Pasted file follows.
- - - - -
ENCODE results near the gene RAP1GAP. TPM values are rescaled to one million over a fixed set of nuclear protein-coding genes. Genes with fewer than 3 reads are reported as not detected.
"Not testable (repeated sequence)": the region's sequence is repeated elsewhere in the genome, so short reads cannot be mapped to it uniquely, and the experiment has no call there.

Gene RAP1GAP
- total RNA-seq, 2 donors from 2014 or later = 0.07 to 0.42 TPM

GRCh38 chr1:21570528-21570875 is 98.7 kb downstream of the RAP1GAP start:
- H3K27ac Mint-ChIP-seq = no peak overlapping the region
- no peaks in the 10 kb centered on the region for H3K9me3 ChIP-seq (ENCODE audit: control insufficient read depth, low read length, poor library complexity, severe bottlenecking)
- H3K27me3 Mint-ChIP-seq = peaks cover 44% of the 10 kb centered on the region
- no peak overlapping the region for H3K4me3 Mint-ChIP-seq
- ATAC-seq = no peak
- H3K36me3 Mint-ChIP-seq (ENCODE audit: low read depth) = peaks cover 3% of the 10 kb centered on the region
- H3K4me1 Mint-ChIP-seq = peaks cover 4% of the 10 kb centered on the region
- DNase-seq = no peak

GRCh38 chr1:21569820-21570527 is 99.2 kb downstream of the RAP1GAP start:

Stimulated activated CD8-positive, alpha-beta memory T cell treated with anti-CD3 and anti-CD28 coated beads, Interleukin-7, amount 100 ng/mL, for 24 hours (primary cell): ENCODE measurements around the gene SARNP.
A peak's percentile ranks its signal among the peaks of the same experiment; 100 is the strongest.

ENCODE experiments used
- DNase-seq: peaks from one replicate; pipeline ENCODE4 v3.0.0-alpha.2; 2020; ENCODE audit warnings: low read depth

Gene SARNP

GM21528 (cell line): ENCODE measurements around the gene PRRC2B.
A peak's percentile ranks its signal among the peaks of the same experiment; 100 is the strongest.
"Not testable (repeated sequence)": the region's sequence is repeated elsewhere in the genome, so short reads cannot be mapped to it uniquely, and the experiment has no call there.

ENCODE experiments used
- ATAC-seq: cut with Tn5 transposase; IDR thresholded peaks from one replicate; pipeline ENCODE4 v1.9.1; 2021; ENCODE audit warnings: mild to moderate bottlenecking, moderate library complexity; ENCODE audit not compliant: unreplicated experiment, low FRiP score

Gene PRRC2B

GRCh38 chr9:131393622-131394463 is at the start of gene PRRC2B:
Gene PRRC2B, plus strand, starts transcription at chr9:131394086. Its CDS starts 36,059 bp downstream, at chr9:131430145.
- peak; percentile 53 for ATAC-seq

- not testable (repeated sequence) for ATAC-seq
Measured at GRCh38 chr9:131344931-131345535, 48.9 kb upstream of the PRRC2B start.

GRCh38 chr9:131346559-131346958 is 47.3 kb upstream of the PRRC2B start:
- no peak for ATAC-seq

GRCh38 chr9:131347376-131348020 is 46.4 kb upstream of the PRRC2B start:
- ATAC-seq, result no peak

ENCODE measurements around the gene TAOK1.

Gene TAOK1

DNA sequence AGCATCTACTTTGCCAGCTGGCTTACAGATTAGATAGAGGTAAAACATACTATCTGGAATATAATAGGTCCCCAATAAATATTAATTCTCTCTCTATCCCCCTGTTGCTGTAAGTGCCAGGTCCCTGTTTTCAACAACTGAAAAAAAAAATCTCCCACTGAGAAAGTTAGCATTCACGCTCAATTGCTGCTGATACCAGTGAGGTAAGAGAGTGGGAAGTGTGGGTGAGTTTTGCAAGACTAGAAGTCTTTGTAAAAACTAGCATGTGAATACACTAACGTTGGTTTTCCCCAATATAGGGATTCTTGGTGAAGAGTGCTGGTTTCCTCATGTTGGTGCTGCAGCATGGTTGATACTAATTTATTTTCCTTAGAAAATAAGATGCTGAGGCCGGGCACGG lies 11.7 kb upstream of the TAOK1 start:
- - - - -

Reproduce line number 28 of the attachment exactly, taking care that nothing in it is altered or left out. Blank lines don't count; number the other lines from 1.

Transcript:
- peak; percentile 53 for ATAC-seq